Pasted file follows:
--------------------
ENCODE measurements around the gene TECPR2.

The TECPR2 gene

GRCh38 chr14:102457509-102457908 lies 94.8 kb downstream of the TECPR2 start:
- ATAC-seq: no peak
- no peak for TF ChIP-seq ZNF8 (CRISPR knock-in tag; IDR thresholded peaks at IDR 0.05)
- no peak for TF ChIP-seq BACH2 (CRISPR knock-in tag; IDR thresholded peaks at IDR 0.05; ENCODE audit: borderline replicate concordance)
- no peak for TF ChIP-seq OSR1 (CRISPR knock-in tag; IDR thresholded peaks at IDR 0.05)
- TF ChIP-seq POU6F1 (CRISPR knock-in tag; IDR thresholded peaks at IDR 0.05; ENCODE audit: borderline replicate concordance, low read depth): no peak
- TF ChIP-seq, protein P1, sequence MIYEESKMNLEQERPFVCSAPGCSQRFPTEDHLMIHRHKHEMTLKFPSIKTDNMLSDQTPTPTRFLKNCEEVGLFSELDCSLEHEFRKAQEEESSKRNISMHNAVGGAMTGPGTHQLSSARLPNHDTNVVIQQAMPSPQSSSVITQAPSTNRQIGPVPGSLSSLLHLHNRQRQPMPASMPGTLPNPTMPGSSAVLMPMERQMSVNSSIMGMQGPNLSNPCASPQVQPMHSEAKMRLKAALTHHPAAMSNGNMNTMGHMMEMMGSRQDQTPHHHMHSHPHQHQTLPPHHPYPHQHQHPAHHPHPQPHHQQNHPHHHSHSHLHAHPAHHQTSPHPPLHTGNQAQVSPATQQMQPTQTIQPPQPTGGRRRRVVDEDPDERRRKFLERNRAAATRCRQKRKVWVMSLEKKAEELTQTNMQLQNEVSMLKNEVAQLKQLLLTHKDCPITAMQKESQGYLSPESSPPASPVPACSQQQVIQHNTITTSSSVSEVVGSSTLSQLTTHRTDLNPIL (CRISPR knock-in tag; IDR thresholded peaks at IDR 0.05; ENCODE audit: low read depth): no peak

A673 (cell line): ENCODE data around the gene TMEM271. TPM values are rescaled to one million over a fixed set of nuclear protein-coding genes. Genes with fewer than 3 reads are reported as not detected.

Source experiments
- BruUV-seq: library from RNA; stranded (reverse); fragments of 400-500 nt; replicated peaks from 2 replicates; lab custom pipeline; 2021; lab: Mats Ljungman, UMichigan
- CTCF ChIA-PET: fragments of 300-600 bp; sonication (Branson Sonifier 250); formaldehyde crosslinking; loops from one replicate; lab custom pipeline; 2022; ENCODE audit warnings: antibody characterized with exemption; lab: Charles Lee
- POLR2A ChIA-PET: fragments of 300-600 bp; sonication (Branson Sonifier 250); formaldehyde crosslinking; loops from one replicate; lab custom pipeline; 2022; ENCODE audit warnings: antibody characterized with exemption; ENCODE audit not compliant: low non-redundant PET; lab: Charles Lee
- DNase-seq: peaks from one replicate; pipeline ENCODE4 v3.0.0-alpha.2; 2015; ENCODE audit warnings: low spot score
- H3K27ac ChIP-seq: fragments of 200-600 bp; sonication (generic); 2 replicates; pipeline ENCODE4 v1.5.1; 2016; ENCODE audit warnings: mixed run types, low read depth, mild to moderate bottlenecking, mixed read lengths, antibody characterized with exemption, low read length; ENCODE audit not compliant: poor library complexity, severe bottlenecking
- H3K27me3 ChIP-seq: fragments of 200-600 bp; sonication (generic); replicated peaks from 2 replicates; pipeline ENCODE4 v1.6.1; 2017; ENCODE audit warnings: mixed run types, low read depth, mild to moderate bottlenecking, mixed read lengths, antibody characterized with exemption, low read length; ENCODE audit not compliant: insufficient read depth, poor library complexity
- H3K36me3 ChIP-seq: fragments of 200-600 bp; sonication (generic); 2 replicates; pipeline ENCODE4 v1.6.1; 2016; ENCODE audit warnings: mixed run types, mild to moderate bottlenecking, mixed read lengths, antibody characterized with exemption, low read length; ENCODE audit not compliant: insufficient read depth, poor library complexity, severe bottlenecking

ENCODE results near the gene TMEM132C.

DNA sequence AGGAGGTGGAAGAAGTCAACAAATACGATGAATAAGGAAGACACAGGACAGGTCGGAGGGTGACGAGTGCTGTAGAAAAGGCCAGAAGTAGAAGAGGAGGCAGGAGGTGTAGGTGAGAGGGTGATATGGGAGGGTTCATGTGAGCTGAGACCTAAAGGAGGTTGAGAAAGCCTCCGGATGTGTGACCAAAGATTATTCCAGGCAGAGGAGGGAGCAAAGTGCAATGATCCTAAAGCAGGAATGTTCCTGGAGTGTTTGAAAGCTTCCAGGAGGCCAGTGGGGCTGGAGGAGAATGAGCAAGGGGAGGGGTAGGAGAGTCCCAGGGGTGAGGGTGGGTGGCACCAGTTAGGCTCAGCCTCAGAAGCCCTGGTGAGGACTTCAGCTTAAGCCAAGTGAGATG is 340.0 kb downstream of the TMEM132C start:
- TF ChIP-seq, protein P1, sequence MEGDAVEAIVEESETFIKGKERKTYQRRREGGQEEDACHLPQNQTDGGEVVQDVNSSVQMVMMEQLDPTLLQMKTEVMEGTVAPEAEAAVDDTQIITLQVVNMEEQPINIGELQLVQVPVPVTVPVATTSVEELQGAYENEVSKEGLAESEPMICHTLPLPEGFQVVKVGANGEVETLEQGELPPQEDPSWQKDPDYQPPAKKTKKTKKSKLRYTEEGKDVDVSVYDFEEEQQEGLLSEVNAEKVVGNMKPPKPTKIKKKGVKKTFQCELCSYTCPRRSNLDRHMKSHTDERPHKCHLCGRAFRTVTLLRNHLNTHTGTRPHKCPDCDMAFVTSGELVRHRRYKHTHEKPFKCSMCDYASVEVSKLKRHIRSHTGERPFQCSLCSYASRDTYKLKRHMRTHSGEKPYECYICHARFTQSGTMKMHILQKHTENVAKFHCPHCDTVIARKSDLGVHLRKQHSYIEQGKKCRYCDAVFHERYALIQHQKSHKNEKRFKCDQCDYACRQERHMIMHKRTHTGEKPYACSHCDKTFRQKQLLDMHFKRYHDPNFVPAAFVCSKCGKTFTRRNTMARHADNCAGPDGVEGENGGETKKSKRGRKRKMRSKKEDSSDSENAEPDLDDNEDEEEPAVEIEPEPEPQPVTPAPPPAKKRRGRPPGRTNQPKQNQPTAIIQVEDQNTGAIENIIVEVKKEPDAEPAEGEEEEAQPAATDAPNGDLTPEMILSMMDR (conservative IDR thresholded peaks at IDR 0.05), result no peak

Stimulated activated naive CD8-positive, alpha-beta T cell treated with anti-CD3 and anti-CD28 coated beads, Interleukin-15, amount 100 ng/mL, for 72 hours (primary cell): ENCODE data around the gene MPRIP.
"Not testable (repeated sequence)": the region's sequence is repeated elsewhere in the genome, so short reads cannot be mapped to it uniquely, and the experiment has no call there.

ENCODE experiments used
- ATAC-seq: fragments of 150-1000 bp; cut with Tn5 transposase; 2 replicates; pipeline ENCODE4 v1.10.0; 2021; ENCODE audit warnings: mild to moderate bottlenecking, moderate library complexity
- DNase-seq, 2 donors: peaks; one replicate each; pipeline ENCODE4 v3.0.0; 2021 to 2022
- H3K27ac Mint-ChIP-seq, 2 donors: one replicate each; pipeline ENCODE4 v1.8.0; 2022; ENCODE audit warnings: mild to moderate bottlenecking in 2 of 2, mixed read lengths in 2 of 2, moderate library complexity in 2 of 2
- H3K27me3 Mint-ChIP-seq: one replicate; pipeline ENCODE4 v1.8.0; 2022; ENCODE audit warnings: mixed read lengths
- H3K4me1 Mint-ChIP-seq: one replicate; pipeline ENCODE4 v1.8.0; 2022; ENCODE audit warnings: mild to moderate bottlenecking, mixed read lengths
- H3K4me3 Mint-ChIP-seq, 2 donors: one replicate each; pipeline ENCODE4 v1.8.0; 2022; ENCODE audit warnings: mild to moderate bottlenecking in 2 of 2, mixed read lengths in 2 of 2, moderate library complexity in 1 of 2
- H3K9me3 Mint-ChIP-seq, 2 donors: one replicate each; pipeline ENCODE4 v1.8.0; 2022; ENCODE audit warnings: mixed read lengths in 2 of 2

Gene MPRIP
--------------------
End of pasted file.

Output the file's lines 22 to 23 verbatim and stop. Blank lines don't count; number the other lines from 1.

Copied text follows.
Stimulated activated naive CD8-positive, alpha-beta T cell treated with anti-CD3 and anti-CD28 coated beads, Interleukin-15, amount 100 ng/mL, for 72 hours (primary cell): ENCODE data around the gene MPRIP.
"Not testable (repeated sequence)": the region's sequence is repeated elsewhere in the genome, so short reads cannot be mapped to it uniquely, and the experiment has no call there.